IT has been another good 12 months for the cattle industry in spite of challenging times and the future looks just as bright.
Dry conditions right across Australia have resulted in critical feed and water shortages for producers and in turn this has contributed to the national herd continuing to contract, but despite these issues cattle prices have remained solid.
Cattle prices have shown a level of durability over the past 12 months, even with increased supply on the market and this has largely been driven by global demand for Australian beef in key overseas markets.
In December when Meat and Livestock Australia (MLA) released its cattle wrap for 2019, it stated finished cattle prices had outperformed the store market for the entire year, but the store market had been buoyed by southern restockers and processors looking to take advantage of robust global beef prices in the past few months of the year.
It reported since the beginning of 2019 (January), the national heavy steer indicator operated at an average premium of 49 cents to the Eastern Yearling Cattle Indicator (EYCI) and in October recorded the largest premium of 65c.
It also stated the strong finished cattle prices seen in 2019 had been supported by surging demand in China (underpinned by the ongoing African swine fever epidemic) and a favourable Australian dollar.
According to MLA a key indicator of the strength of the international market, the US imported 90CL beef, prices, have also been trading at record levels of 928 A/kg, just below its November peak of 968 A/kg.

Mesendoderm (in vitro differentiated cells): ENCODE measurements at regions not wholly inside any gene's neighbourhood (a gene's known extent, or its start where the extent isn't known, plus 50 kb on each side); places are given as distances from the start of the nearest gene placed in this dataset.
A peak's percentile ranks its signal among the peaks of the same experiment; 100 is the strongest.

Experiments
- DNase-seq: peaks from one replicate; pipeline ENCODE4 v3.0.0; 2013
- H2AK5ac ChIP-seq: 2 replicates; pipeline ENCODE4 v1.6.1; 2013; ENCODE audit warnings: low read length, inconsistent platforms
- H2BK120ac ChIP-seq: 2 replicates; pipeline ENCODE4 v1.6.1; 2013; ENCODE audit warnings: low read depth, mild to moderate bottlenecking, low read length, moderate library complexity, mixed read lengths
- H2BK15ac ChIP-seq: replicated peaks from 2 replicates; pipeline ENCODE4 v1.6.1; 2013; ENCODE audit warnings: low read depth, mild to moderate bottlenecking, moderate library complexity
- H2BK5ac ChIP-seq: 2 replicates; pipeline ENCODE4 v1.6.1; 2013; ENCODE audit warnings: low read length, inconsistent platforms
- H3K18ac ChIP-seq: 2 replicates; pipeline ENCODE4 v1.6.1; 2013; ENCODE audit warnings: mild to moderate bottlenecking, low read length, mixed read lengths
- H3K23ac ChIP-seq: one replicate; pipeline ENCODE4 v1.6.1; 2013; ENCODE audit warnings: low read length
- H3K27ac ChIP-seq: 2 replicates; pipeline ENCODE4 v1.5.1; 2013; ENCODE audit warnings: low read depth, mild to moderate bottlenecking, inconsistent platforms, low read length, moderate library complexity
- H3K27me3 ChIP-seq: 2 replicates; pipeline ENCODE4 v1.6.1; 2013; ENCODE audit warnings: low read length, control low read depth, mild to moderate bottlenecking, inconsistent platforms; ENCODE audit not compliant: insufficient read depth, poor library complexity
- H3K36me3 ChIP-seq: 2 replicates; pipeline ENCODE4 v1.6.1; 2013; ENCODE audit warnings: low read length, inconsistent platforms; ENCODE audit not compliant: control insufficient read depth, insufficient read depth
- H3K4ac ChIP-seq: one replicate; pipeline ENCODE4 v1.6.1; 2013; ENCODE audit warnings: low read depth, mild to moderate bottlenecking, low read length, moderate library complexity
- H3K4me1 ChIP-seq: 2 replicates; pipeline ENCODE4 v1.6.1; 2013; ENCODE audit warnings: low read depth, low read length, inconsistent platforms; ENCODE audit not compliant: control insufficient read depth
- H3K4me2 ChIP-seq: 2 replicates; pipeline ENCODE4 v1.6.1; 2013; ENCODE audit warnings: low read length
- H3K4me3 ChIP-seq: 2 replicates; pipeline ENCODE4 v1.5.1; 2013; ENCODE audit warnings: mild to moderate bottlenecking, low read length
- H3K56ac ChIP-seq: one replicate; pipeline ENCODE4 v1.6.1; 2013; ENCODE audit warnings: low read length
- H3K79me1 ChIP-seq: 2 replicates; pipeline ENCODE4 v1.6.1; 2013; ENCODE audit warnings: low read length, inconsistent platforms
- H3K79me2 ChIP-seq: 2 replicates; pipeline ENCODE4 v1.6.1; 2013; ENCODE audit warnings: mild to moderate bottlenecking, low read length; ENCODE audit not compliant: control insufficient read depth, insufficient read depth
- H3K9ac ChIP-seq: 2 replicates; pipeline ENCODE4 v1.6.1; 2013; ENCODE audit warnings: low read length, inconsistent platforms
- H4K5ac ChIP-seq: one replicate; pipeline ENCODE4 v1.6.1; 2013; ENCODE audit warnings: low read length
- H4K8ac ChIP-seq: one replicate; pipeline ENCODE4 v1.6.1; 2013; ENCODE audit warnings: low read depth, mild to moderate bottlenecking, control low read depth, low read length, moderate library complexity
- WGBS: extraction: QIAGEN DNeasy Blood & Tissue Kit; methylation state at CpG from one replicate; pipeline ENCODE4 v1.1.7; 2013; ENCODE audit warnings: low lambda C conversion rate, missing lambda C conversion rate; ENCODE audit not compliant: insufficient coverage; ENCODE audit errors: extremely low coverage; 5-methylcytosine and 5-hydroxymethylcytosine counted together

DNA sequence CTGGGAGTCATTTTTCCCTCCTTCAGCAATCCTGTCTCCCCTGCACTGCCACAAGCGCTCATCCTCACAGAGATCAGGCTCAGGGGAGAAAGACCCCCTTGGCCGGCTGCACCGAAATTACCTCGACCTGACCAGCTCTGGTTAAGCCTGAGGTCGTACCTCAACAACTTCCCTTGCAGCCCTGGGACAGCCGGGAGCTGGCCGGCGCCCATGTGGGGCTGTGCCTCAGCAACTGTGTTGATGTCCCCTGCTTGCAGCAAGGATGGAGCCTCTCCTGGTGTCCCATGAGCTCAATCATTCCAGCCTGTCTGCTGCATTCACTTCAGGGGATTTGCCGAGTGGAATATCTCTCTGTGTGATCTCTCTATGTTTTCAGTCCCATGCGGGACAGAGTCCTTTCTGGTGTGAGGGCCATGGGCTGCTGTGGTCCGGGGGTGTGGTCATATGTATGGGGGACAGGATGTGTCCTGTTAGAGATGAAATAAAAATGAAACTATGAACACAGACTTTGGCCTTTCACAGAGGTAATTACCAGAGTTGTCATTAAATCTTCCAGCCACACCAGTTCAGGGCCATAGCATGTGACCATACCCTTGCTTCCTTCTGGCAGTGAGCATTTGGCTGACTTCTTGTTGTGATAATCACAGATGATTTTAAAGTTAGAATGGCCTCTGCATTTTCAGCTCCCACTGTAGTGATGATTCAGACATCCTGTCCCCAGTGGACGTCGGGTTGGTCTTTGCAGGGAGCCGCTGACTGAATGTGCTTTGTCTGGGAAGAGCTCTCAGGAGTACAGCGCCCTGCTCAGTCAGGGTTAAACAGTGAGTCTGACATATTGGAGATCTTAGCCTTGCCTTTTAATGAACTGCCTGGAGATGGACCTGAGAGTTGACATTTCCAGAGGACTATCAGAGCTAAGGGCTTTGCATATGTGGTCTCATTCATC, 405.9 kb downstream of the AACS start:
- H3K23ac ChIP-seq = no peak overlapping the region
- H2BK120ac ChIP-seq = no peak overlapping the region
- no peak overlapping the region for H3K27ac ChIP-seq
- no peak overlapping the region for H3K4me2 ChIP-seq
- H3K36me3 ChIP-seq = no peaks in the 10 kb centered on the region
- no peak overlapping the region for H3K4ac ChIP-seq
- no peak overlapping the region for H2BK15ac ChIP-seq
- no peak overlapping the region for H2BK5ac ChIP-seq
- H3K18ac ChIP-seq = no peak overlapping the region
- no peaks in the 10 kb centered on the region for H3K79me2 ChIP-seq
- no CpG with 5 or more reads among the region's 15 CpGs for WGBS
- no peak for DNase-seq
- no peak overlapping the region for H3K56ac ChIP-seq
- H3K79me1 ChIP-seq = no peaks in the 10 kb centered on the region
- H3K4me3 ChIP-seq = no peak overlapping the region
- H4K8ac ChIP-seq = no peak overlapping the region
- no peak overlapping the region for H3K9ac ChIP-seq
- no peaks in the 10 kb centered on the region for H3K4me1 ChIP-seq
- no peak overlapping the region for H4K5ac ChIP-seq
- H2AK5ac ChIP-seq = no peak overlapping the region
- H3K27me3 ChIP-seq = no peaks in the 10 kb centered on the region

In terms of WA the markets held relatively steady again in 2019, sitting at similar levels compared to the previous year.
Competition from buyers was again mixed at sales throughout the year, depending on seasonal conditions at the time and market requirements, but demand did strengthen and become more consistent towards the end of the year, particularly on store type cattle which took some hits during the middle of the year.
Prices at weaner sales this season have seen steers sell at similar levels to last year on the back of solid live export, lotfeeding and grazier support, while weaner heifer prices have been somewhat erratic depending on demand.
In the WALSA weaner sales at Boyanup in the past couple of weeks steers have sold up to 346c/kg and $1268, while heifers have topped at 294c/kg and $1075, while at Landmark's special Angus weaner sale in the first week of January, steers sold to 332c/kg and $1218 and heifers made to 270c/kg and $967.
Other good indications of where the market is sitting compared to 12 months ago are the WA cattle saleyard indicators reported in the MLA weekly cattle indicator report.
In the report last week (week ending January 14) the Western Young Cattle Indicator (WYCI) was at 552c/kg carcase weight (CWT), medium steers at 274c/kg CWT and medium cows at 189c/kg CWT.
In comparison in the same week in 2019 the WYCI was at 551c/kg CWT, medium steers 253c/kg CWT and medium cows 164c/kg CWT.
Elders WA zone livestock manager Simon Wilkinson said cattle demand and prices throughout 2019 were solid on the back of strong domestic and international enquiry and 2020 is shaping up to be much the same.
"We have seen in the Elders West zone for the first three months of the financial year (October to December 2019) our average cattle price has been up 3pc on the same period in 2018," Mr Wilkinson said.